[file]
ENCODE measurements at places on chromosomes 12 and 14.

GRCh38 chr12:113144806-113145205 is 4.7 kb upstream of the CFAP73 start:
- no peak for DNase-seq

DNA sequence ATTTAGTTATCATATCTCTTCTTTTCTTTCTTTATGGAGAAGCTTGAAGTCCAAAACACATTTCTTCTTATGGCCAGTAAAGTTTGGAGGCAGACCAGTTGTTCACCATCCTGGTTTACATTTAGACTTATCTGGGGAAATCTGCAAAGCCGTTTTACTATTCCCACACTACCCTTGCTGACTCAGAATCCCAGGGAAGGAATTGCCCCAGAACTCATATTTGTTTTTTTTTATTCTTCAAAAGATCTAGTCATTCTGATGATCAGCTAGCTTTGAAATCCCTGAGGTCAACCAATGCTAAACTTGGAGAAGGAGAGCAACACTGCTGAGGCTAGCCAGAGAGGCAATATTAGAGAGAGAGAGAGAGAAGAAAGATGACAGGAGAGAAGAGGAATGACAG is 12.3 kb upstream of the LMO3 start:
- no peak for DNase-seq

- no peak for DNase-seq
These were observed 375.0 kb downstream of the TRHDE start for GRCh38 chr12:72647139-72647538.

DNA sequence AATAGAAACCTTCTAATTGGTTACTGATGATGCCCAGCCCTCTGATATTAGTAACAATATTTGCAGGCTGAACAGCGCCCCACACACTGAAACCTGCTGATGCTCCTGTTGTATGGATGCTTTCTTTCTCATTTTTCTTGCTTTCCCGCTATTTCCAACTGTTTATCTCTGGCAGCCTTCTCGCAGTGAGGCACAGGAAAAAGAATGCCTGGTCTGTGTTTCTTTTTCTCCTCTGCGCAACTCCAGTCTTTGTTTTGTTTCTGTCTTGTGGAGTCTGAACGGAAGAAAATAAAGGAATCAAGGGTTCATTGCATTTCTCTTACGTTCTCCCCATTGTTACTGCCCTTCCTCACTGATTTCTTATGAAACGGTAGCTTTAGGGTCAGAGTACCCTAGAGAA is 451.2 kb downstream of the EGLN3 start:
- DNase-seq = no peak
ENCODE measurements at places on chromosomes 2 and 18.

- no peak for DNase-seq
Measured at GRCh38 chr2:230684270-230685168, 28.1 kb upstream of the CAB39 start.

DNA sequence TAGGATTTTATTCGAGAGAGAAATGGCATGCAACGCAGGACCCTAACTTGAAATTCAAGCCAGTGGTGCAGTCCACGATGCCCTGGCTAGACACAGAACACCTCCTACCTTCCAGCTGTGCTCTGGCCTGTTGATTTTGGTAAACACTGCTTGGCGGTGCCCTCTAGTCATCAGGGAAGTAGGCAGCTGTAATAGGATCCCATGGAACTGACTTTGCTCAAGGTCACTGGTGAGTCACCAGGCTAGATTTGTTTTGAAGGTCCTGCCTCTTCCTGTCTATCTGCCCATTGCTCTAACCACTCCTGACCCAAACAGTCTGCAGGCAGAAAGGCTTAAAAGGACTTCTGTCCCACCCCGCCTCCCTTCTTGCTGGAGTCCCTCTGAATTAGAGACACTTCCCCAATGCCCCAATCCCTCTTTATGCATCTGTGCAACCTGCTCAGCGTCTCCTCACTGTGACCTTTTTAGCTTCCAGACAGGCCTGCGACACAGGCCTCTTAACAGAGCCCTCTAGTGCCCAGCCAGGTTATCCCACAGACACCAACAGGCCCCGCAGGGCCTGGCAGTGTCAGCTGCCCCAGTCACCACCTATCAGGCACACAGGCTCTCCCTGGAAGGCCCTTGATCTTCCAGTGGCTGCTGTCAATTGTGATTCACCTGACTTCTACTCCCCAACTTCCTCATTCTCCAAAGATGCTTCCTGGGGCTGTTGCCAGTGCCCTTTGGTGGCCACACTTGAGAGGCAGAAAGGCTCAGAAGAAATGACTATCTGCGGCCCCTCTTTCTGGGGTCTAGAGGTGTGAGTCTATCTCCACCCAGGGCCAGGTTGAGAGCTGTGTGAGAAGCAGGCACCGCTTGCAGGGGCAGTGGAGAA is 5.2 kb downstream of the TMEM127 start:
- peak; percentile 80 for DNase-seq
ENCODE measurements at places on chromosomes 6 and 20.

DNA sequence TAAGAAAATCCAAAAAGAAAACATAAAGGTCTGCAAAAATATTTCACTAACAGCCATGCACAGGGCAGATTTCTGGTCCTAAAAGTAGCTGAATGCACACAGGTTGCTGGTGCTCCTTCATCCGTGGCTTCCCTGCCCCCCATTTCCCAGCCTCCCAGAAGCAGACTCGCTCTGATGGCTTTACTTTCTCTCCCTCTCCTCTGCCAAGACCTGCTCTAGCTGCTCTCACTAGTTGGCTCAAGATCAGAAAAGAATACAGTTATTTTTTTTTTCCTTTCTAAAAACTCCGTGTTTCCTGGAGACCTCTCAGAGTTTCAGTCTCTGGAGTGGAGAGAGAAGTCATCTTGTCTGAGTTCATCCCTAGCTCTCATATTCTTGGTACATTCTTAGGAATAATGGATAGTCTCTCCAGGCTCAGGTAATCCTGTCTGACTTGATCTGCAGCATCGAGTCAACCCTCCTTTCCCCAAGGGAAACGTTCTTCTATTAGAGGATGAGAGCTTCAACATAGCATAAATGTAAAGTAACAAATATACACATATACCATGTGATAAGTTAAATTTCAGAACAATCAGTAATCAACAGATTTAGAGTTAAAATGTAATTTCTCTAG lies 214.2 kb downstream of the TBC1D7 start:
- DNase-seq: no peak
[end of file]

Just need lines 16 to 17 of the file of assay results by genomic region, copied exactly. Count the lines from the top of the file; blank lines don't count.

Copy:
DNA sequence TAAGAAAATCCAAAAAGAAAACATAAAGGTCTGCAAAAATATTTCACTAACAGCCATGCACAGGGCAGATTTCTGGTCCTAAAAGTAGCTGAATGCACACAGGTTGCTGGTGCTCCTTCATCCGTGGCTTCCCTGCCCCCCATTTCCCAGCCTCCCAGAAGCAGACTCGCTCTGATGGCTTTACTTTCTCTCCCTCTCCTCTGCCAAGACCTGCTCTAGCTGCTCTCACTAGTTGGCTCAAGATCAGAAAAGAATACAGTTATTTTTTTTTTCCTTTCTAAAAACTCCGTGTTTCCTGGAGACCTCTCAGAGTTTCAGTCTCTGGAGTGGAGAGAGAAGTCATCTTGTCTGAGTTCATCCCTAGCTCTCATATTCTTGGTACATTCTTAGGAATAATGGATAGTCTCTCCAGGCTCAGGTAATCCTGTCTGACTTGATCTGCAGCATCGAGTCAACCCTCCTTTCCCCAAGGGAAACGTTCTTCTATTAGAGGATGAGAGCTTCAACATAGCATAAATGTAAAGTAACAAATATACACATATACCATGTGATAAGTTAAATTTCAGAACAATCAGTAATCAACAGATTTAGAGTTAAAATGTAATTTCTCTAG lies 214.2 kb downstream of the TBC1D7 start:
- DNase-seq: no peak